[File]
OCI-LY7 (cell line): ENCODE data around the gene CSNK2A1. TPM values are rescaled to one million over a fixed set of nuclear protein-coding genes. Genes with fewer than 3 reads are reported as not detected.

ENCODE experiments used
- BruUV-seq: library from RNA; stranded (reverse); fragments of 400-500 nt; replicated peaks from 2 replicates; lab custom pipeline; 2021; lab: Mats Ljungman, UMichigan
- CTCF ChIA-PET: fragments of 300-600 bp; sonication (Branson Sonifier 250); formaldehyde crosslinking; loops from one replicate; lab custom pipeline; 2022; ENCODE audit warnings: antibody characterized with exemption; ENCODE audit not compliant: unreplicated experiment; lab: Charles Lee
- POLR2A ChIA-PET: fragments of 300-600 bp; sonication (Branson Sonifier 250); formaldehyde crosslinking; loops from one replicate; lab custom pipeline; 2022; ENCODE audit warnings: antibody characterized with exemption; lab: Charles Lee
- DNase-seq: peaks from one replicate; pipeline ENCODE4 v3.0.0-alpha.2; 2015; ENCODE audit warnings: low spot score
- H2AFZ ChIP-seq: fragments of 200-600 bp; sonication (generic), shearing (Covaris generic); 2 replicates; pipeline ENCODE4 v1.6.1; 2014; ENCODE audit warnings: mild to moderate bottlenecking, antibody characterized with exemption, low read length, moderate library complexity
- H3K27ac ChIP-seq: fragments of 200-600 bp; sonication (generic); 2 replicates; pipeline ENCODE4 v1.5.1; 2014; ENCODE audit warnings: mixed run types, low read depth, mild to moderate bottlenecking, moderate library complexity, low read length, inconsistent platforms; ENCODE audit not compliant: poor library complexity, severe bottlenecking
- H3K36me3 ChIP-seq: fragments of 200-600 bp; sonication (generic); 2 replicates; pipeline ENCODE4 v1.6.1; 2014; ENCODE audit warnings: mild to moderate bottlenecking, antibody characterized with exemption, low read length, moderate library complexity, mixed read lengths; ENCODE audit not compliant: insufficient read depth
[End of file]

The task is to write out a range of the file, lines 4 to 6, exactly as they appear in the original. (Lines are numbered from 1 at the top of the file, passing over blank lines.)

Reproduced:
- CTCF ChIA-PET: fragments of 300-600 bp; sonication (Branson Sonifier 250); formaldehyde crosslinking; loops from one replicate; lab custom pipeline; 2022; ENCODE audit warnings: antibody characterized with exemption; ENCODE audit not compliant: unreplicated experiment; lab: Charles Lee
- POLR2A ChIA-PET: fragments of 300-600 bp; sonication (Branson Sonifier 250); formaldehyde crosslinking; loops from one replicate; lab custom pipeline; 2022; ENCODE audit warnings: antibody characterized with exemption; lab: Charles Lee
- DNase-seq: peaks from one replicate; pipeline ENCODE4 v3.0.0-alpha.2; 2015; ENCODE audit warnings: low spot score